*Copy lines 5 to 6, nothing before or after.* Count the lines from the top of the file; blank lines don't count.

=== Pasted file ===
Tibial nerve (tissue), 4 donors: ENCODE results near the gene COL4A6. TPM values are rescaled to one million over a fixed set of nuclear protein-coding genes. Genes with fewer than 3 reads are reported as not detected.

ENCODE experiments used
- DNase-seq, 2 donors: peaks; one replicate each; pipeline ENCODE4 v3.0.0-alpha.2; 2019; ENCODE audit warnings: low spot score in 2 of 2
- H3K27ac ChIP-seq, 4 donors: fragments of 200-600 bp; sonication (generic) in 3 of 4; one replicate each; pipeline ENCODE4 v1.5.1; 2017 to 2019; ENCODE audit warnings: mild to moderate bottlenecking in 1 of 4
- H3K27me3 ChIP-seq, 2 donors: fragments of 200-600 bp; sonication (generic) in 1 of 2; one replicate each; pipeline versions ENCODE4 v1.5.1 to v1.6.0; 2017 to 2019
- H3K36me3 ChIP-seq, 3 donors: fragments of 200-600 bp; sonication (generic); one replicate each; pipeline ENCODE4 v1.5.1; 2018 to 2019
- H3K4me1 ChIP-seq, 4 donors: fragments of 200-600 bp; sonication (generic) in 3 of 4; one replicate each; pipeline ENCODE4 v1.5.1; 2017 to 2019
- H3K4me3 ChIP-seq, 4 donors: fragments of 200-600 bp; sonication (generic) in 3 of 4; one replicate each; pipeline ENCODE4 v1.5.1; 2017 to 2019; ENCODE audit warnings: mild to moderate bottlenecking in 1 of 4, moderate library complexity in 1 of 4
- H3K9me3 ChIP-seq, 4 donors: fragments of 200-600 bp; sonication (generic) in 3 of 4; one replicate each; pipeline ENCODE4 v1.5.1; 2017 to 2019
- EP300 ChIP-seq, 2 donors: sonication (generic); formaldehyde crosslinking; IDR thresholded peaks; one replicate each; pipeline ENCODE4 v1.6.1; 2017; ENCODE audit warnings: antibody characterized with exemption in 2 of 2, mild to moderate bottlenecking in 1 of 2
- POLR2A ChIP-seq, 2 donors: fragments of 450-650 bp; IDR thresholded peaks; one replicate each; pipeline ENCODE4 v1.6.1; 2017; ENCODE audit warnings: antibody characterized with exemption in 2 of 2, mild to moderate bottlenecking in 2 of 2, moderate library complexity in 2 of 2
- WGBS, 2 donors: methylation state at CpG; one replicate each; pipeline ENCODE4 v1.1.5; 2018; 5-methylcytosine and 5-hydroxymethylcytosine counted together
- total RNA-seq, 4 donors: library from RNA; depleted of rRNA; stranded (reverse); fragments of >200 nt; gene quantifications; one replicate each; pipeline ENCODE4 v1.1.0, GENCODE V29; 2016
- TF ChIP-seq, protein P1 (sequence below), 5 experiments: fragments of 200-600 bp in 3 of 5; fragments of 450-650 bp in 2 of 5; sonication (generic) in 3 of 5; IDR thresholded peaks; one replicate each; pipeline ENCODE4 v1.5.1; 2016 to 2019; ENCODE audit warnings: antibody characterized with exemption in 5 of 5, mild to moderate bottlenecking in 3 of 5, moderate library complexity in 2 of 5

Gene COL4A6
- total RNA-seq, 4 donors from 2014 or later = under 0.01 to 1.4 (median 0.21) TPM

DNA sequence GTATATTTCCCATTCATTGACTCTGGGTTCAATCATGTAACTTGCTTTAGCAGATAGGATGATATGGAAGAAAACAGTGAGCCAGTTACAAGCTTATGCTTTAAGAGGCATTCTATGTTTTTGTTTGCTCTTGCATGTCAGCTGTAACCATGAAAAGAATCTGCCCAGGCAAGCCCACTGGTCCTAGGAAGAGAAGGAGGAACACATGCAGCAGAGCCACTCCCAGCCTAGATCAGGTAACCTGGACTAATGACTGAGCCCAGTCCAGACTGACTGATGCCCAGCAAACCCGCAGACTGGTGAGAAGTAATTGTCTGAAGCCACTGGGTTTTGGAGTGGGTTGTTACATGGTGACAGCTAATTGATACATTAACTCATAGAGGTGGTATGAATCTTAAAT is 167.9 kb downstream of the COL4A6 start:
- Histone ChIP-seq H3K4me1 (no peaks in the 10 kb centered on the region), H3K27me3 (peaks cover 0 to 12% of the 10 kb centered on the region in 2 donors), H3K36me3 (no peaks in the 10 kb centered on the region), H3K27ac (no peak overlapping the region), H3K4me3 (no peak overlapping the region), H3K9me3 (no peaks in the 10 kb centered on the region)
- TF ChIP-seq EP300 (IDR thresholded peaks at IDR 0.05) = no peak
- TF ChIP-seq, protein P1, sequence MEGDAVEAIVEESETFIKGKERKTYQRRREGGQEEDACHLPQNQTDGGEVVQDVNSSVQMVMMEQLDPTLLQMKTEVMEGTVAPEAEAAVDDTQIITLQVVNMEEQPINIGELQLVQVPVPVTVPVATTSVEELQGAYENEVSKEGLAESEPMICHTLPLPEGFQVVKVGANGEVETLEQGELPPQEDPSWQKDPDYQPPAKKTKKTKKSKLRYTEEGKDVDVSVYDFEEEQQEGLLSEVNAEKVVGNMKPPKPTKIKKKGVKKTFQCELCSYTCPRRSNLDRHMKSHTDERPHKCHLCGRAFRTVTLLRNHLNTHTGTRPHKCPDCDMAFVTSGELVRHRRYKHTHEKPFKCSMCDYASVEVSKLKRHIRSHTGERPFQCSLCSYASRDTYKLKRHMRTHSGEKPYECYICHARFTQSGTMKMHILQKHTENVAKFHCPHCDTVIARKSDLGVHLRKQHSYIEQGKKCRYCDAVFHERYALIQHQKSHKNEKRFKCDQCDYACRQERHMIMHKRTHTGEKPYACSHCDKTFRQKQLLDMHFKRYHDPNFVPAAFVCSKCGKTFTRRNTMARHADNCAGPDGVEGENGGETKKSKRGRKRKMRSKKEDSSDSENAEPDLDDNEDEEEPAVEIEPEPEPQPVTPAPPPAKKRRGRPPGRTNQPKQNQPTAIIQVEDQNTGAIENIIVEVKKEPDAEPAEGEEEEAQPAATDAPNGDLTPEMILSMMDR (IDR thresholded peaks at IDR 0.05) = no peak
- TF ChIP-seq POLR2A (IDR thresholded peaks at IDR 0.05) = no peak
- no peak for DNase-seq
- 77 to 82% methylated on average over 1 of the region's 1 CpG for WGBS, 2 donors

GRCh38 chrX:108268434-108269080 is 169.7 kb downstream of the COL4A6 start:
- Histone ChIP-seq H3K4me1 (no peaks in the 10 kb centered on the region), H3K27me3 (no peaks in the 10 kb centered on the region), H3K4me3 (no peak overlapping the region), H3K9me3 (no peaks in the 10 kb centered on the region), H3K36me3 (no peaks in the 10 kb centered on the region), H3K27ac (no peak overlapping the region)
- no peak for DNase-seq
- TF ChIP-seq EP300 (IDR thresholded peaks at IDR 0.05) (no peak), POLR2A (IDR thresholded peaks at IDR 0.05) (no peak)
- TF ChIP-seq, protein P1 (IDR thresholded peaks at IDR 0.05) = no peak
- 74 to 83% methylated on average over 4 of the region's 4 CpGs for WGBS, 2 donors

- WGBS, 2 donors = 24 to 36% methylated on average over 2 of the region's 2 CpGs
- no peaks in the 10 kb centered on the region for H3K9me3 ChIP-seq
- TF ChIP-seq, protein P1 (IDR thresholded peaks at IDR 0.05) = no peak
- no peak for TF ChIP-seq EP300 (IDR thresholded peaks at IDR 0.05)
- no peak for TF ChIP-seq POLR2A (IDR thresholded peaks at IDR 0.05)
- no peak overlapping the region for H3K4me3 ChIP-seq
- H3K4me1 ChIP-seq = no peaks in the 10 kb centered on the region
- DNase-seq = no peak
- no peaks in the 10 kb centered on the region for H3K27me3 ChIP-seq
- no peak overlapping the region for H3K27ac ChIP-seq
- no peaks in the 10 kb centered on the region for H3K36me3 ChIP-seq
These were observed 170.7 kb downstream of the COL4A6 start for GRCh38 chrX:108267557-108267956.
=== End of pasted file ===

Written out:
- H3K27me3 ChIP-seq, 2 donors: fragments of 200-600 bp; sonication (generic) in 1 of 2; one replicate each; pipeline versions ENCODE4 v1.5.1 to v1.6.0; 2017 to 2019
- H3K36me3 ChIP-seq, 3 donors: fragments of 200-600 bp; sonication (generic); one replicate each; pipeline ENCODE4 v1.5.1; 2018 to 2019